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Abstract for:

SHOULD COURTS ALWAYS ENFORCE WHAT CONTRACTING PARTIES WRITE? This paper replaces TE/2003/464

Luca  Anderlini,  Leonardo  Felli,  Andrew  Postlewaite,  October 2006
Paper No' TE/2006/510: | Full paper (pdf)
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Keywords: Optimal Courts; Informational Externalities, Ex-Ante Welfare

JEL Classification: C79; D74; D89; K40; L14

Is hard copy/paper copy available? YES - Paper Copy Still In Print.
This Paper is published under the following series: Theoretical Economics
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Abstract:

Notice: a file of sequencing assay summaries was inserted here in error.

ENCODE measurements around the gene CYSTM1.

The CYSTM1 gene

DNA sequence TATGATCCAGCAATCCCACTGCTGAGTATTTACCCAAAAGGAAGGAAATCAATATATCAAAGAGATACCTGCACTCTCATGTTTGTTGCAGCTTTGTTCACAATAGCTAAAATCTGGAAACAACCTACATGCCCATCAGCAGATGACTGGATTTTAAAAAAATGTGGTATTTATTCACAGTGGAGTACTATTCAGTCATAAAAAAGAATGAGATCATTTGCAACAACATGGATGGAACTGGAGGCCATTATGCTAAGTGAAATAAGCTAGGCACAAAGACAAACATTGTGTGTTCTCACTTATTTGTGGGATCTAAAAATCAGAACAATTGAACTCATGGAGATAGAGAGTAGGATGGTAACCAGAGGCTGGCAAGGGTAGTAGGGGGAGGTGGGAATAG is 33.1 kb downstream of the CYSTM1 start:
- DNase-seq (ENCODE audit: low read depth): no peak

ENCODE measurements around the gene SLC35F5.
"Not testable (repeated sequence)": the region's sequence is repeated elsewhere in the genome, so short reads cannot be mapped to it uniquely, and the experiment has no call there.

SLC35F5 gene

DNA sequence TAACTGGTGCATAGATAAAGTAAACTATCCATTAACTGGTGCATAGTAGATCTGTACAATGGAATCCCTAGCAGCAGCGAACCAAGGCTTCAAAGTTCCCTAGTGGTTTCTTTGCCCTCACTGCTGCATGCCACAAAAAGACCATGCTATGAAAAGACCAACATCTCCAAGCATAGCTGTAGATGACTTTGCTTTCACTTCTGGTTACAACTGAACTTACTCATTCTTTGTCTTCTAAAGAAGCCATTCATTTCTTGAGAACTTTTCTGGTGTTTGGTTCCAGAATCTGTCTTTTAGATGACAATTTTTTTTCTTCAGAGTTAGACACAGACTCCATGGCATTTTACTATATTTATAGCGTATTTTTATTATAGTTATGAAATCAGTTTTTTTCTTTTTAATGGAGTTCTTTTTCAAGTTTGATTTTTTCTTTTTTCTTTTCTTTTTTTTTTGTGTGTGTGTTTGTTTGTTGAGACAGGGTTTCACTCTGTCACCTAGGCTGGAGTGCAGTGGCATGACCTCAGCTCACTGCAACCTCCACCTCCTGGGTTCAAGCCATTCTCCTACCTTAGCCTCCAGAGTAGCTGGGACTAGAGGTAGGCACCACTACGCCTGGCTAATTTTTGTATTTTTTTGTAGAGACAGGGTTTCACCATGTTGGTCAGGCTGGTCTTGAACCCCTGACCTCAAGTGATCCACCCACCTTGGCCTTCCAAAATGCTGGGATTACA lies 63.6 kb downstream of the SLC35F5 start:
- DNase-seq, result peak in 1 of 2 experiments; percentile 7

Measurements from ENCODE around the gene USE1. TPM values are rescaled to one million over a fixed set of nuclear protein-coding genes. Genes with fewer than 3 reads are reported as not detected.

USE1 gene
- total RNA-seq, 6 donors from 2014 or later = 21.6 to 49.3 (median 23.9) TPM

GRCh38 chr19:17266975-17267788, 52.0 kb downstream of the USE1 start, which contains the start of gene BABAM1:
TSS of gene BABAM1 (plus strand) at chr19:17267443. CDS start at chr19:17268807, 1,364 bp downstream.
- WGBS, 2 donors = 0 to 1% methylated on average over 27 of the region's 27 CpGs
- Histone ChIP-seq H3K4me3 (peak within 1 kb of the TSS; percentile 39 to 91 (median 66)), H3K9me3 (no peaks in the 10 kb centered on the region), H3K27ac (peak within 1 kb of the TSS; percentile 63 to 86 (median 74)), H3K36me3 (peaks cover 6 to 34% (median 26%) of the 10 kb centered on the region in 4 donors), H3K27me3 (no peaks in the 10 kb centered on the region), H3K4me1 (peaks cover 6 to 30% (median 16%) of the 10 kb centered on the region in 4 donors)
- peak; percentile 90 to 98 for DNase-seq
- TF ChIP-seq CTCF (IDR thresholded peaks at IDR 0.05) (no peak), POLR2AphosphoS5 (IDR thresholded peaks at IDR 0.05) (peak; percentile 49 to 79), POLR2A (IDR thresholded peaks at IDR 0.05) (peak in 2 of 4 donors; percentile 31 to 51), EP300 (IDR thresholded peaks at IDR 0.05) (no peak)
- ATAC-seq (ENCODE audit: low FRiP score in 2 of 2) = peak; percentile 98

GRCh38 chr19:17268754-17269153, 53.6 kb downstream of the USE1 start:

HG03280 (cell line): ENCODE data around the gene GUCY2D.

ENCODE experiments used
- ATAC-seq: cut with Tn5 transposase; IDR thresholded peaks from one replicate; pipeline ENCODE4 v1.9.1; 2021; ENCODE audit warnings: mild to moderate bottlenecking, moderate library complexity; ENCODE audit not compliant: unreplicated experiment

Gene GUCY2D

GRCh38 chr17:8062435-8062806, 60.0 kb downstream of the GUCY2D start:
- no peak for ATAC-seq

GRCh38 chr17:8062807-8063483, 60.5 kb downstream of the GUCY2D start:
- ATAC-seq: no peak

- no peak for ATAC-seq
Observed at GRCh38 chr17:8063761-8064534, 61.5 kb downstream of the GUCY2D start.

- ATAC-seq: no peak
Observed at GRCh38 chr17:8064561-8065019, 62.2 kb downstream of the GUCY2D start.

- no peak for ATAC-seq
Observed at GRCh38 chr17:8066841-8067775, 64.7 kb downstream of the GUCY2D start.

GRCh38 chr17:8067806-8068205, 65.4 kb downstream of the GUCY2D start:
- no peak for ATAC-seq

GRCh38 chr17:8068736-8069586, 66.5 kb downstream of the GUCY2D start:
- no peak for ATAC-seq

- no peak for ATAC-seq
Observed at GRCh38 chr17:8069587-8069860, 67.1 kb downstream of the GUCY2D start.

We find an economic rationale for the common sense answer to the question in our title — courts should not always enforce what the contracting parties write. We describe and analyze a contractual environment that allows a role for an active court. An active court can improve on the outcome that the parties would achieve without it. The institutional role of the court is to maximize the parties’ welfare under a veil of ignorance. We study a buyer-seller multiple-widget model with risk-neutral agents, asymmetric information and ex-ante investments. The court must decide when to uphold a contract and when to void it. The parties know their private information at the time of contracting, and this drives a wedge between ex-ante and interim-efficient contracts. In particular, if the court enforces all contracts, pooling obtains in equilibrium. By voiding some contracts the court is able to induce them to separate, and hence improve ex-ante welfare. In some cases, an ambiguous court that voids and upholds both with positive probability may be able to increase welfare even further.